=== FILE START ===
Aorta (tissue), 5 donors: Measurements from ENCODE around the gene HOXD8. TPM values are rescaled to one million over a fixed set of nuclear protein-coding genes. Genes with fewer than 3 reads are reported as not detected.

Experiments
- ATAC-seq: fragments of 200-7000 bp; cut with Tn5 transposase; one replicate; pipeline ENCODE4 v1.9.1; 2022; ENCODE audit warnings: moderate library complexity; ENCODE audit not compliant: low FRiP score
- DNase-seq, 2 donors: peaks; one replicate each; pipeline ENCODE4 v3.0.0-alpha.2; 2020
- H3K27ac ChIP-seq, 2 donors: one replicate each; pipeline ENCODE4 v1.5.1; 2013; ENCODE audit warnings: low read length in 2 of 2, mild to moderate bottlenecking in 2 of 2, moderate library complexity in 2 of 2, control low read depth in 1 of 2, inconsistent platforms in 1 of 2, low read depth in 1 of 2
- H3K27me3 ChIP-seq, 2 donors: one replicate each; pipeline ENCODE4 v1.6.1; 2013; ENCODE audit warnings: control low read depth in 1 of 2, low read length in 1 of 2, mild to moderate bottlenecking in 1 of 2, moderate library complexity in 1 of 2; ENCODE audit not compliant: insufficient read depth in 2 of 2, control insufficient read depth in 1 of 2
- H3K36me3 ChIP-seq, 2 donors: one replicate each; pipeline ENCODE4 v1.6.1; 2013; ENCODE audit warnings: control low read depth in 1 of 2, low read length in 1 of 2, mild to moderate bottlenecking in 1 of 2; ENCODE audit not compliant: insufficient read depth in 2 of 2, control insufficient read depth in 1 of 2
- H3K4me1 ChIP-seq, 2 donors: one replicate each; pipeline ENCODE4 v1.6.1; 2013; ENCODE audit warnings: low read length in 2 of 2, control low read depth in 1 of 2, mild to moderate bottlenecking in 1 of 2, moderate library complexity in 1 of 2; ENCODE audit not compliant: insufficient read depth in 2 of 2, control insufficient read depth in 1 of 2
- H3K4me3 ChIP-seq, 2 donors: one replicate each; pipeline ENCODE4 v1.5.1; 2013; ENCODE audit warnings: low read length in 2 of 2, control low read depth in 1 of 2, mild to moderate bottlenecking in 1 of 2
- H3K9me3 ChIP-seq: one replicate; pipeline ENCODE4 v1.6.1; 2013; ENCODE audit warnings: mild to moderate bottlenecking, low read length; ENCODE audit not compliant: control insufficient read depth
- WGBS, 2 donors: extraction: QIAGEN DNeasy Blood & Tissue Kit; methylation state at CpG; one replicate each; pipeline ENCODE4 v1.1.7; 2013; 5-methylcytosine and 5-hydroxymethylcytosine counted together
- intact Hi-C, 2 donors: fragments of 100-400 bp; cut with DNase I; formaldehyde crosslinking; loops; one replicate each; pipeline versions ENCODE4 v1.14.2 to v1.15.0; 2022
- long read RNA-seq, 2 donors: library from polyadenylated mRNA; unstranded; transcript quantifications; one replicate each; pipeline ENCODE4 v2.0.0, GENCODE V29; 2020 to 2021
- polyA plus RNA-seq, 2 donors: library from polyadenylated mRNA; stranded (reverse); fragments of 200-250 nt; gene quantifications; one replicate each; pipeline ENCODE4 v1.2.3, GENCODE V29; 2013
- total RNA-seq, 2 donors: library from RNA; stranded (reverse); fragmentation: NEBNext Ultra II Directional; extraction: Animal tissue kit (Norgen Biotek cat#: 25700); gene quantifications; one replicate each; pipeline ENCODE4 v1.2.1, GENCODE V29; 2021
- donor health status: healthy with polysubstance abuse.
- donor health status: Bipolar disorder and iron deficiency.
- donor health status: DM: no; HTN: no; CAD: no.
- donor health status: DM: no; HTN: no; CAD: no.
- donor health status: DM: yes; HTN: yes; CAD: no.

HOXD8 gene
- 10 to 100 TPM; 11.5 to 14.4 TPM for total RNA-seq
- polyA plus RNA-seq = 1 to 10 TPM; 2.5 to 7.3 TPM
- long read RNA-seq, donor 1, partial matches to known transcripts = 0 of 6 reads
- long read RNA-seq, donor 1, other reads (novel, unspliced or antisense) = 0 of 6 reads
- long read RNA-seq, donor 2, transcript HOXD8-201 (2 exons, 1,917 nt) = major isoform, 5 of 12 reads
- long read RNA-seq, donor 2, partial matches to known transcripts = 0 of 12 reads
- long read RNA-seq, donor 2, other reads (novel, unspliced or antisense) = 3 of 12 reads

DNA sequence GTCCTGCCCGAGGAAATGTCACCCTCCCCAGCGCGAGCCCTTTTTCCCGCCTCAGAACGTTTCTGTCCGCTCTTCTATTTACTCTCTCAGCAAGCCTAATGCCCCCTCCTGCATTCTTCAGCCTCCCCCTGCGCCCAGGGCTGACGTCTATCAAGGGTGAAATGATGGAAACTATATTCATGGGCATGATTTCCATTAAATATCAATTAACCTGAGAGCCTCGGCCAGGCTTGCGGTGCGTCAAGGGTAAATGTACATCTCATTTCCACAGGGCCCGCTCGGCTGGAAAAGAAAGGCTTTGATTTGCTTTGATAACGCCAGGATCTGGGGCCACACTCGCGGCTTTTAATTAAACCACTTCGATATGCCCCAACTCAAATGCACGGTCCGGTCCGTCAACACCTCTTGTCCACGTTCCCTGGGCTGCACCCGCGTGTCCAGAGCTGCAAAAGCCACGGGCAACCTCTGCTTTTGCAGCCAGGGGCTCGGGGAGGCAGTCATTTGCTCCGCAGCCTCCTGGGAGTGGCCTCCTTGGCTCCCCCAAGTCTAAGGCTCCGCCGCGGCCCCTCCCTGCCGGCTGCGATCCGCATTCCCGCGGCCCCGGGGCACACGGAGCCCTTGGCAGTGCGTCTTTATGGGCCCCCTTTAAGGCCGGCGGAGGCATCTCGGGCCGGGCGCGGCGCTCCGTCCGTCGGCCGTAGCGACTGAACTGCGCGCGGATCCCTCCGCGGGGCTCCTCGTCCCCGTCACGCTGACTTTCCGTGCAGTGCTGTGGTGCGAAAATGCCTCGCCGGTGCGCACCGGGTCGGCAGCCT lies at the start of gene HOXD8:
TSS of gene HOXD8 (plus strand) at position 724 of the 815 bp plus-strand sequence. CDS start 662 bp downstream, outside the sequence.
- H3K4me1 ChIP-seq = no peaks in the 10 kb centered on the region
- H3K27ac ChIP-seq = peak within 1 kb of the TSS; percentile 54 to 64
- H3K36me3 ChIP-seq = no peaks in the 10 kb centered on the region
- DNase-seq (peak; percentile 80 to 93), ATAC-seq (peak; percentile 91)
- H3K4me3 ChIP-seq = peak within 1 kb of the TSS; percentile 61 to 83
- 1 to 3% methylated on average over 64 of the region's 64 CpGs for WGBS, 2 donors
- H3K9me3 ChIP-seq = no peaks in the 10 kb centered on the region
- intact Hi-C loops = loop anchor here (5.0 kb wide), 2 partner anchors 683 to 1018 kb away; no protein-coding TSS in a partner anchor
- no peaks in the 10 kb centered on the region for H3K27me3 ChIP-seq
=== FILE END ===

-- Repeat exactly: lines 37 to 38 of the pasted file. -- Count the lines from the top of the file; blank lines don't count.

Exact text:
- H3K9me3 ChIP-seq = no peaks in the 10 kb centered on the region
- intact Hi-C loops = loop anchor here (5.0 kb wide), 2 partner anchors 683 to 1018 kb away; no protein-coding TSS in a partner anchor